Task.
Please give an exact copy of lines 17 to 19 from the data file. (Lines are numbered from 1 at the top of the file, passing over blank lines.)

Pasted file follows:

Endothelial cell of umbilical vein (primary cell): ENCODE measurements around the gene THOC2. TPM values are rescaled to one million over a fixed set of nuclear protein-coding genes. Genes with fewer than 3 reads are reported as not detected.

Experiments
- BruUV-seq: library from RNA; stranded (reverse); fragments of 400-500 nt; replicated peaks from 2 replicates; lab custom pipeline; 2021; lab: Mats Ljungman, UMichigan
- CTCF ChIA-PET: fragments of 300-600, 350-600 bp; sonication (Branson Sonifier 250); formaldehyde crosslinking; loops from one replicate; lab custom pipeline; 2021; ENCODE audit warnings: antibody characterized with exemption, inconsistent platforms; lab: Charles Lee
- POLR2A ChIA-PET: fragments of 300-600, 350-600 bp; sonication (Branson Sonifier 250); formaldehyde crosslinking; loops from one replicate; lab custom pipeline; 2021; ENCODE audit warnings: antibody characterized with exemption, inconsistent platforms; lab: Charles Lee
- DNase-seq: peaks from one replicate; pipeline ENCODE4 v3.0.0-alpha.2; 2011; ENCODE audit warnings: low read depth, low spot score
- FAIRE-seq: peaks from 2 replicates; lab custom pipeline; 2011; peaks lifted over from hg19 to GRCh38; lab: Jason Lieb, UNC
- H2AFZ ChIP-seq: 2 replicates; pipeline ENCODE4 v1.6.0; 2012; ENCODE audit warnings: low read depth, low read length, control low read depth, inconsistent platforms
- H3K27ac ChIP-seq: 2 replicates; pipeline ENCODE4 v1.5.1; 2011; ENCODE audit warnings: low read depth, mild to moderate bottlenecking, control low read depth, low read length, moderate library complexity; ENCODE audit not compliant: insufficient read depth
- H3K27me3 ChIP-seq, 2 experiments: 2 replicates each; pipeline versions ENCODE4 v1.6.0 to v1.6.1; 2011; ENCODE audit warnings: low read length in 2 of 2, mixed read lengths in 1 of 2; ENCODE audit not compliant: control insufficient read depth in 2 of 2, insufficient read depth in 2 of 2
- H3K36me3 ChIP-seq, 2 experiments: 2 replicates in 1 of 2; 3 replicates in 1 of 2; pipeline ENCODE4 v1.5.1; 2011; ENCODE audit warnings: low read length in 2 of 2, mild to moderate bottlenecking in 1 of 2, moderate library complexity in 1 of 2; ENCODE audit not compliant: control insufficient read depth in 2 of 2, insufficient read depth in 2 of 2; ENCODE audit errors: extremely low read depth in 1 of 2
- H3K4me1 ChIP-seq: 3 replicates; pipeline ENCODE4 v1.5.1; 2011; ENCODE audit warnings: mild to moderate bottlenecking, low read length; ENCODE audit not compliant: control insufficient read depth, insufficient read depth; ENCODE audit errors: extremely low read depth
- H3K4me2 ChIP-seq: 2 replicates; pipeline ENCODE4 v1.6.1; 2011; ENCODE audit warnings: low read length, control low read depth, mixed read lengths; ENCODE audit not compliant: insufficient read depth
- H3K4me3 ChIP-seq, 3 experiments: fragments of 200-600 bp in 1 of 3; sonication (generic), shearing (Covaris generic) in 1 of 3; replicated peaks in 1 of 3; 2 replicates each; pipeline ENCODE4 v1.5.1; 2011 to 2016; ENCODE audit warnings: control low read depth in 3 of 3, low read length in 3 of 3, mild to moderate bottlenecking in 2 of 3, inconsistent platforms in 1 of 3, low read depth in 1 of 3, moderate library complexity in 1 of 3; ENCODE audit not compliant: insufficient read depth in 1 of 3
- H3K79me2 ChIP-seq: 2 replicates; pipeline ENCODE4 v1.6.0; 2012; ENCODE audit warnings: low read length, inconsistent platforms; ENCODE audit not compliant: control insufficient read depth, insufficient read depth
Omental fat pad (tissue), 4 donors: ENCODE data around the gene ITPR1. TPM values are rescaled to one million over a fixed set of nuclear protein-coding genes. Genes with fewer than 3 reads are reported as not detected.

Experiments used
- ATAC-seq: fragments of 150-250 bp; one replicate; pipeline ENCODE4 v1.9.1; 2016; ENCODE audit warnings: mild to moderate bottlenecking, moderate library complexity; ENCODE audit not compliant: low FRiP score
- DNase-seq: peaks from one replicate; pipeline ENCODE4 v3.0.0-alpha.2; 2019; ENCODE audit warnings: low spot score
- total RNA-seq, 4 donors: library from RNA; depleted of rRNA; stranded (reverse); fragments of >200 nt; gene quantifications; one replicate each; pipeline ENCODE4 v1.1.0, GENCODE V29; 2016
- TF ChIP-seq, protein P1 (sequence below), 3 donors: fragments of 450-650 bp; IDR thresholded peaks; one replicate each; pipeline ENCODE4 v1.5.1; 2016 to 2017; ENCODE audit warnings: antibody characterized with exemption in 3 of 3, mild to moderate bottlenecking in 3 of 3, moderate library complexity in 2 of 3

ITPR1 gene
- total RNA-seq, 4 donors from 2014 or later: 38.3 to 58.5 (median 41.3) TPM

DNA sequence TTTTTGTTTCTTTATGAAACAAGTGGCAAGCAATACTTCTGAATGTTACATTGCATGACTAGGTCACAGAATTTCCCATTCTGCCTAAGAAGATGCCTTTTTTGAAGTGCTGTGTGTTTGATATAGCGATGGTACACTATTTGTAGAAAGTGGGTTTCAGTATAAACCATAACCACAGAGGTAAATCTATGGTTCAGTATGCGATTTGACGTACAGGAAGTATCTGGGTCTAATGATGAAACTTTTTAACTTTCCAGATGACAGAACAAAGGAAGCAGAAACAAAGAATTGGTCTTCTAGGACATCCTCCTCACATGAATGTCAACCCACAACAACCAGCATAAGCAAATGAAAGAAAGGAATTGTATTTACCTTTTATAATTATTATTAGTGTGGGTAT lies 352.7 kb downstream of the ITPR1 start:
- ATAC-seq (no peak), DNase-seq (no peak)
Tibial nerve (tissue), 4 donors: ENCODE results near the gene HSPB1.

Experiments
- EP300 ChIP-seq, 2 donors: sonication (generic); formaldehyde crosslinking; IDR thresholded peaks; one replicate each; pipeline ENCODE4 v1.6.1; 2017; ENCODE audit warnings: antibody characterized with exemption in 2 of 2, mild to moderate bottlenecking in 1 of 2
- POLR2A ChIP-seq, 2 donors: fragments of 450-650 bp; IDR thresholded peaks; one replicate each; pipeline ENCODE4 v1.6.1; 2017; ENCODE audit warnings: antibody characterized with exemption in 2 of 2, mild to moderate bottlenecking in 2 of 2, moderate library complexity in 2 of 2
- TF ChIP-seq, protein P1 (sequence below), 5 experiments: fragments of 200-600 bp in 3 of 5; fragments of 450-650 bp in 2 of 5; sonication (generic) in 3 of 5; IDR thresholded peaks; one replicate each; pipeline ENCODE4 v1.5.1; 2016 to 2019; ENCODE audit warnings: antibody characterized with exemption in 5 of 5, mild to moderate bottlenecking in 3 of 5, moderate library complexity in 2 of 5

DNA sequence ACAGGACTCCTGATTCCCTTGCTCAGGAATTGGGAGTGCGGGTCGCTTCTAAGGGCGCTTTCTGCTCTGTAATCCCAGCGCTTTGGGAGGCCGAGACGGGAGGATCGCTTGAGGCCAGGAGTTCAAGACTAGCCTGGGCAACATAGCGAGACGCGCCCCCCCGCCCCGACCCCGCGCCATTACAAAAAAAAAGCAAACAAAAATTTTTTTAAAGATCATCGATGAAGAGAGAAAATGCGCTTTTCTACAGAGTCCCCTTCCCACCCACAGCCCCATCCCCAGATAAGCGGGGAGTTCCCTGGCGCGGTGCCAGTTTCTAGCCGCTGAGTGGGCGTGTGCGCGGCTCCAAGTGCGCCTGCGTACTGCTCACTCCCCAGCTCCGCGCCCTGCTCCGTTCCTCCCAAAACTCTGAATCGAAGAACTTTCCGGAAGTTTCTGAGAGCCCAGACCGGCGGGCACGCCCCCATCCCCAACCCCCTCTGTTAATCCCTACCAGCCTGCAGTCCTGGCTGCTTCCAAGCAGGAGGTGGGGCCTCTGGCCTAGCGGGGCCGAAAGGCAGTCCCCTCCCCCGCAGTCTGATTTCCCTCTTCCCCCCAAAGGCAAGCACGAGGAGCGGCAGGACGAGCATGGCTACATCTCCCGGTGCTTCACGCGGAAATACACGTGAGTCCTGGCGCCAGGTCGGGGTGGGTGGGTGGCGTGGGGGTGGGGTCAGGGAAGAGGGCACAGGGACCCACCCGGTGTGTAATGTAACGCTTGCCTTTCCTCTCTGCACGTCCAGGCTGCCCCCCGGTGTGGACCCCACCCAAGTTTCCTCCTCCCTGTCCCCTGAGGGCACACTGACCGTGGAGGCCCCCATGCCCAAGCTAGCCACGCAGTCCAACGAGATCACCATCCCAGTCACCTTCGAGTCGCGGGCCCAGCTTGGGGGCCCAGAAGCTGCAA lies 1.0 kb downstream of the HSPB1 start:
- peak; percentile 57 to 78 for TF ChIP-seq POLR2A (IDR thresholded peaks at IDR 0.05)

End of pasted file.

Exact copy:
Experiments used
- ATAC-seq: fragments of 150-250 bp; one replicate; pipeline ENCODE4 v1.9.1; 2016; ENCODE audit warnings: mild to moderate bottlenecking, moderate library complexity; ENCODE audit not compliant: low FRiP score
- DNase-seq: peaks from one replicate; pipeline ENCODE4 v3.0.0-alpha.2; 2019; ENCODE audit warnings: low spot score